Saline Implants Saline implants have a silicone rubber shell that is inflated to the desired size with sterile saline. The implants are placed under the pectoralis muscle deflated and therefore, the incision used for this type of implant is minimal. These implants can be overfilled to achieve a more rounded appearance. The FDA has approved the saline breast implants for breast augmentation / breast reconstruction surgery for all patients: Approval On May 10, 2000, the FDA granted approval of saline-filled breast implants manufactured by Mentor Corporation and McGhan Medical. To date, all other manufacturers’ saline-filled breast implants are considered investigational. Saline implants have some advantages over silicone implants. Silicone implant ruptures are harder to detect. When saline implants rupture, they deflate and the results are seen almost immediately. When silicone implants rupture, the breast often looks and feels the same because the silicone gel may leak into surrounding areas of the breast without a visible difference. Patients may need an MRI to diagnose a silicone gel rupture. Saline implants are also less expensive than the silicone gel implants. Silicone Implants Silicone implants have a silicone rubber shell that is filled with a fixed amount of silicone gel. Most silicone gel-filled implants are not adjustable and therefore, the incision used to place the silicone gel implant is larger than the incision needed for saline implants. The silicone gel implant cannot be overfilled – it comes in an exact size that cannot be manipulated. Silicone implants vary in shell surface (smooth/textured), shape, profile, volume, shell thickness, and number of shell lumens. Some surgeons feel that silicone implants have a more natural look and feel than saline implants because silicone gel has a texture that is similar to breast tissue. Each patient differs in the amount of breast tissue that they have. If a patient has enough breast tissue to cover the implant, the final result will be similar when comparing saline implants versus silicone gel implants. If a patient has very low body fat and/or very little breast tissue, the silicone gel implants may provide a more natural result. As of 2006, the FDA has approved the use of silicone gel implants manufactured by the Mentor Corporation and Allergan (formerly McGhan) for breast augmentation surgery for patients over the age of 22. Plastic Surgery Societies Applaud the FDA’s Decision to Approve Silicone Breast Implants For Immediate Release: November 17, 2006 Arlington Heights, Ill. (November 17, 2006) – The American Society for Aesthetic Plastic Surgery and The American Society of Plastic Surgeons, the two largest plastic surgery membership organizations, applaud the FDA’s decision today to approve (manufacturer’s) silicone breast implants and return these devices to the U.S. market. This decision comes 14 years after the FDA restricted access to the silicone implants because of safety concerns. “This is a great day for American women and the plastic surgeons who care for them,” said Roxanne Guy, MD, ASPS president. “Silicone breast implants have been scrutinized more than any medical device, and we applaud the FDA for making its well thought-out decision and allowing American women to make informed choices about their health care.” Today’s FDA decision follows a lengthy process in which the agency sent “approvable with conditions” letters to the two silicone breast implant manufacturers in the second half of 2005. The approvable letter stipulated a number of conditions that the manufacturers needed to satisfy in order to receive FDA final approval to market and sell silicone breast implants in the United States. These letters came after an FDA advisory panel hearing in April 2005, in which the panel heard more than 20 hours of data presentations from the manufacturers and public comment. Approximately 300,000 women chose breast augmentation in 2005, according to ASAPS and ASPS statistics. Nearly 58,000 women had breast reconstruction in 2005, according to ASPS. Both breast augmentation and reconstruction have been proven in numerous studies to have psychological and physical benefits for women who choose these procedures. The ASPS and ASAPS will continue to offer their assistance to the manufacturers for the conditions set forth by the FDA related to physician and patient education. One comprehensive example of this assistance is a joint Web site, breastimplantsafety.org, which offers objective and science based information regarding saline and silicone breast implants. The American Society for Aesthetic Plastic Surgery (ASAPS) is the leading organization of board-certified plastic surgeons specializing in cosmetic plastic surgery. ASAPS active-member plastic surgeons are certified by the American Board of Plastic Surgery or the Royal College of Physicians and Surgeons of Canada. www.surgery.org . The American Society of Plastic Surgeons is the largest organization of board-certified plastic surgeons in the world. With more than 6,000 members, the Society is recognized as a leading authority and information source on cosmetic and reconstructive plastic surgery. ASPS comprises more than 90 percent of all board-certified plastic surgeons in the United States. Founded in 1931, the Society represents physicians certified by The American Board of Plastic Surgery or The Royal College of Physicians and Surgeons of Canada. Pros and Cons of Each Both saline and silicone breast implant fillers have pros and cons that must be weighed when making your decision. An advantage of saline breast implants is that, if ruptured, the saline (salt solution) is absorbed by the body. In contrast, silicone gel may stay inside the implant shell or leak outside of the shell if it ruptures. If a saline breast implant ruptures it is noticeable, because the implant deflates. This is not necessarily the case with silicone breast implants. Sometimes there are no obvious symptoms when a silicone-gel implant ruptures. This problem, referred to as “silent rupture”, was one of the concerns expressed by the FDA. As a result, the FDA recommends that women with silicone-gel filled implants must undergo magnetic resonance imaging (MRI) three years postoperatively, then every two years to check for ruptures. These imaging exams should start three years after your breast implant surgery. Silicone implants must be removed if they rupture. Other differences involve how the breast implants are filled. Saline implants are filled after they’re implanted, so saline implants require a smaller incision than prefilled silicone breast implants. Also, many saline implants can be adjusted after surgery. The doctor can use a syringe to put in more liquid or take it out. The size of standard pre-filled silicone implants cannot be changed. Today’s silicone gel-filled implants can be placed in any of the various implant placement positions:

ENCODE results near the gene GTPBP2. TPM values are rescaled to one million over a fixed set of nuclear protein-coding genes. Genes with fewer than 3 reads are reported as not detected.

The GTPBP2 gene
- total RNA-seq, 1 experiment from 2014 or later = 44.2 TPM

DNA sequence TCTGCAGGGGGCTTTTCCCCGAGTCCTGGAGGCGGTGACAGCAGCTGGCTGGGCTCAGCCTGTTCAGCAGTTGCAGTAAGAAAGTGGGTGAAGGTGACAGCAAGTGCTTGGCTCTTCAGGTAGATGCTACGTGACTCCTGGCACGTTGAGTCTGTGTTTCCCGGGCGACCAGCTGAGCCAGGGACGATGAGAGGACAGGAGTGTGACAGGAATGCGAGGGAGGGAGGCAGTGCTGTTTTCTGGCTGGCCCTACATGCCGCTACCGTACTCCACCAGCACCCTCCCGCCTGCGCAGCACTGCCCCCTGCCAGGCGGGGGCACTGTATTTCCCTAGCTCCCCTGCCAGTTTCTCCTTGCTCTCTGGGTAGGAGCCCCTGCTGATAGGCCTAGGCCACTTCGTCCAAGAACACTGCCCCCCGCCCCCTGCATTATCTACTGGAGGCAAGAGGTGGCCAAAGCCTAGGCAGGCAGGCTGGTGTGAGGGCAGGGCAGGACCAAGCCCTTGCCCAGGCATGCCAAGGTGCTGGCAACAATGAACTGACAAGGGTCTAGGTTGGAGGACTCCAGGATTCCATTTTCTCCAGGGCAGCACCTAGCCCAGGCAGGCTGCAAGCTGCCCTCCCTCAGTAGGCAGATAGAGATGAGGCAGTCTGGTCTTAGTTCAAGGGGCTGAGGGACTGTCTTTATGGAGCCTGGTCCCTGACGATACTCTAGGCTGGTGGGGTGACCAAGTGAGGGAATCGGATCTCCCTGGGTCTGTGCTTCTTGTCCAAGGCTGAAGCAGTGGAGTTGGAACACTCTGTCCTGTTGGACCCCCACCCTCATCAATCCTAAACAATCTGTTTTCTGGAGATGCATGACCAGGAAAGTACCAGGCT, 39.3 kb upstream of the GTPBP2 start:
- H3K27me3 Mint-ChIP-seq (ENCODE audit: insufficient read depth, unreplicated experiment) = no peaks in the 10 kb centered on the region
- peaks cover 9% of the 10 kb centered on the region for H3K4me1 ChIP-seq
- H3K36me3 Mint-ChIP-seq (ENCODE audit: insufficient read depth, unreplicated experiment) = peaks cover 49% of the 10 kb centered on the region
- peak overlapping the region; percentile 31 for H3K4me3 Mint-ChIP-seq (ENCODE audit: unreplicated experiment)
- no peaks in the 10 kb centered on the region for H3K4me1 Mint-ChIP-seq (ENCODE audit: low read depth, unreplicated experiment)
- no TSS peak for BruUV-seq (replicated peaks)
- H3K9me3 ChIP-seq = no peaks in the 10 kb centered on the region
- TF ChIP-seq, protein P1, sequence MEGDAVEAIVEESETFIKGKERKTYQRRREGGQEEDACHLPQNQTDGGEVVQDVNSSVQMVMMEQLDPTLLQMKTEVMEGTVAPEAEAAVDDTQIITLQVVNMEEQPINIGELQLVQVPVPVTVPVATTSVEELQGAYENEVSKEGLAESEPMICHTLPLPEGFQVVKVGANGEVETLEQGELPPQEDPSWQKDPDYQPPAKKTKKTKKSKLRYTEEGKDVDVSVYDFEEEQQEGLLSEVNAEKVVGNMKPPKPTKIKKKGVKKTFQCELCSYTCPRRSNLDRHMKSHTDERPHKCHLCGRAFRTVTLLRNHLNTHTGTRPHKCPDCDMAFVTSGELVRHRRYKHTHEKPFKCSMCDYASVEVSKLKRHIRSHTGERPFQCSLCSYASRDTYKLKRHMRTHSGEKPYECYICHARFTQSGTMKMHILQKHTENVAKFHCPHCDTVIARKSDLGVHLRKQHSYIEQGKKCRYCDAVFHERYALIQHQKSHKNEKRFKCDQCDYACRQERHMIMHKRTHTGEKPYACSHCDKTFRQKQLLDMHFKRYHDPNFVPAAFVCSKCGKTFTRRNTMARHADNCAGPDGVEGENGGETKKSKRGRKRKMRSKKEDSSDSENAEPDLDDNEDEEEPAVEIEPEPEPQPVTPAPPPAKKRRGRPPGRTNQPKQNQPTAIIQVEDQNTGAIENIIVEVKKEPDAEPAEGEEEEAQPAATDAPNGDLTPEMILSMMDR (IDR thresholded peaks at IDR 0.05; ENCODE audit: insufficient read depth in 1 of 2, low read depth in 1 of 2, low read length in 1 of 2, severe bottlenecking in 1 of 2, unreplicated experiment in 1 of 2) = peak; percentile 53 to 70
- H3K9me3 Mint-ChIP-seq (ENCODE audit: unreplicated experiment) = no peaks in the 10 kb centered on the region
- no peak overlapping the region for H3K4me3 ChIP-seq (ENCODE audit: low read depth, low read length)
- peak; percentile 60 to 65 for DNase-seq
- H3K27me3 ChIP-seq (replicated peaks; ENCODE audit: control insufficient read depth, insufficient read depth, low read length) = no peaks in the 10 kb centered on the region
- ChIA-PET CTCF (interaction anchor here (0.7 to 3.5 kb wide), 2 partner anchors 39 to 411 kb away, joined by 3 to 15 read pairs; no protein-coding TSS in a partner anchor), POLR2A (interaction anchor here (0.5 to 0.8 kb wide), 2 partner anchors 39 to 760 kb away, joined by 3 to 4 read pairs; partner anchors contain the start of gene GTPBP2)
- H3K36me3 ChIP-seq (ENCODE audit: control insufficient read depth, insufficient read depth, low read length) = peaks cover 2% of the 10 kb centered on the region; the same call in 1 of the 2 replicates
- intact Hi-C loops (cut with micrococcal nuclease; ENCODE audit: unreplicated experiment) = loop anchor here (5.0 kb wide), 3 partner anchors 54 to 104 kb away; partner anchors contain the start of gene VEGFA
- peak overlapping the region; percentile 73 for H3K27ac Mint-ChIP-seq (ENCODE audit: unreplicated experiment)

- subglandular (over the muscle)
- partial submuscular (the top 2/3 is covered by the muscle)
- complete submuscular (under the muscle)
Saline implants, due to their greater tendency for rippling and wrinkling, most frequently are placed in the submuscular position.